Cycle News Archives
This Cycle News Archives edition is reprinted from issue #36, September 14, 2005. CN has hundreds of past Archives columns in our files, too many destined to be archives themselves. So, to prevent that from happening, in the future, we will be revisiting past Archives articles while still planning to keep fresh ones coming down the road -Editor.
Speedway’s First Fast Bast
By Scott Rousseau
Throughout the heyday period of Southern California speedway that unfolded during the late 1960s and all of the 1970s, the name Bast has always figured prominently in the sport. Thanks in large part to the seven U.S. National Speedway Championship titles that Mike Bast won during his illustrious career, and much later when cousin Bart Bast returned the name to the U.S. National honor roll, the Bast family is amply qualified to be tabbed as the first family of American speedway.
But neither Mike Bast nor Bart Bast was really the first fast Bast in speedway. Long overdue for such recognition, Steve Bast is the man who deserves it. And it isn’t just an arbitrary accolade, either. After all, Bast was the first U.S. National Speedway Champion in the sport.
Before speedway, Steve Bast was just one of the hundreds of Novice Class C flat trackers who invaded Ascot Park on a weekly basis, but then promoter Dude Criswell hatched the scheme to promote Class A speedway at Whiteman Stadium in Pacoima. Steve Bast and brother Mike Bast were among the first to step up.
“We only lived about 14 or 15 miles from there,” Steve Bast recalls. “Everybody heard that there were going to be some races going on there. So, my dad said, ‘Let’s go try it.’”
The timing was definitely good, not just because speedway would ultimately provide Bast with a newfound love that would serve as his profession for nearly a decade, but also because it sort of kept him from getting into the kind of trouble that could possibly have sidetracked any potential flat track career.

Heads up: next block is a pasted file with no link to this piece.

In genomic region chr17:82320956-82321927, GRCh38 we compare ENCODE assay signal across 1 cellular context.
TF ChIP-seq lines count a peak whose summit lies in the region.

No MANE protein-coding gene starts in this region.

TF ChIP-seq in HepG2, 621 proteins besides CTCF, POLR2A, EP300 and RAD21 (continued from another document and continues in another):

“I was only 16 years old,” Bast says. “I think that Keith [Mashburn] and Dave [Aldana] and a bunch of ’em got busted for cheating on their birth certificates. I did the same thing, only I didn’t get caught.”
Prior to heading to Whiteman, Bast had never ridden a speedway bike. Heck, he’d only ever seen one twice, and that one was located on the wall in a friend’s garage.
“We had a friend who had an old Rudge,” Bast recalls. “It was a totally restored trophy bike that [world-renowned pinstriper] Von Dutch restored for him. He pulled it off the wall so that we could go ride at Whiteman. In them days there were only four or five bikes, and everybody had to share, so Uncle Harlan [Bast], my brother, Mike, and myself and a couple other guys all rode that one bike. They ran Class C bikes up against us. It would’ve been nice if everybody had a JAP, but they’d use anything to fill up the program in those early days.”
Not too long after they started, the Basts picked up a JAP of their own.
“It had the leg brace and the old down bars,” Bast says. “It was an old, old bike, but we made it go. Mike has it right now. My nephew Ryan has it in boxes, and he’s going to have it restored completely.”
Bast confirms that Southern California speedway’s early days were loose and wild. Nobody really even knew how to ride the machines properly. Everyone used flat track riding styles to varying degrees of success. In 1969, things turned for the better when former World Speedway Champion Jack Milne and one of his motorcycle dealership employees, a young lad named Harry Oxley, partnered up to begin putting on weekly races at the Orange County Fairgrounds in Costa Mesa. At first, Bast’s father, Homer, was hesitant to take the boys down to Costa Mesa when Whiteman was so close.
“But we did finally go, and boy I couldn’t believe it,” Bast says. “It was a nice show. They had a nice oval, with grandstands all the way around. It was real speedway. We had to go every Friday night after that.”
As part of the deal, the two promoters brought over World Champion racers Ivan Mauger and Barry Briggs to school the Californians on proper speedway techniques. According to Bast, it changed everything.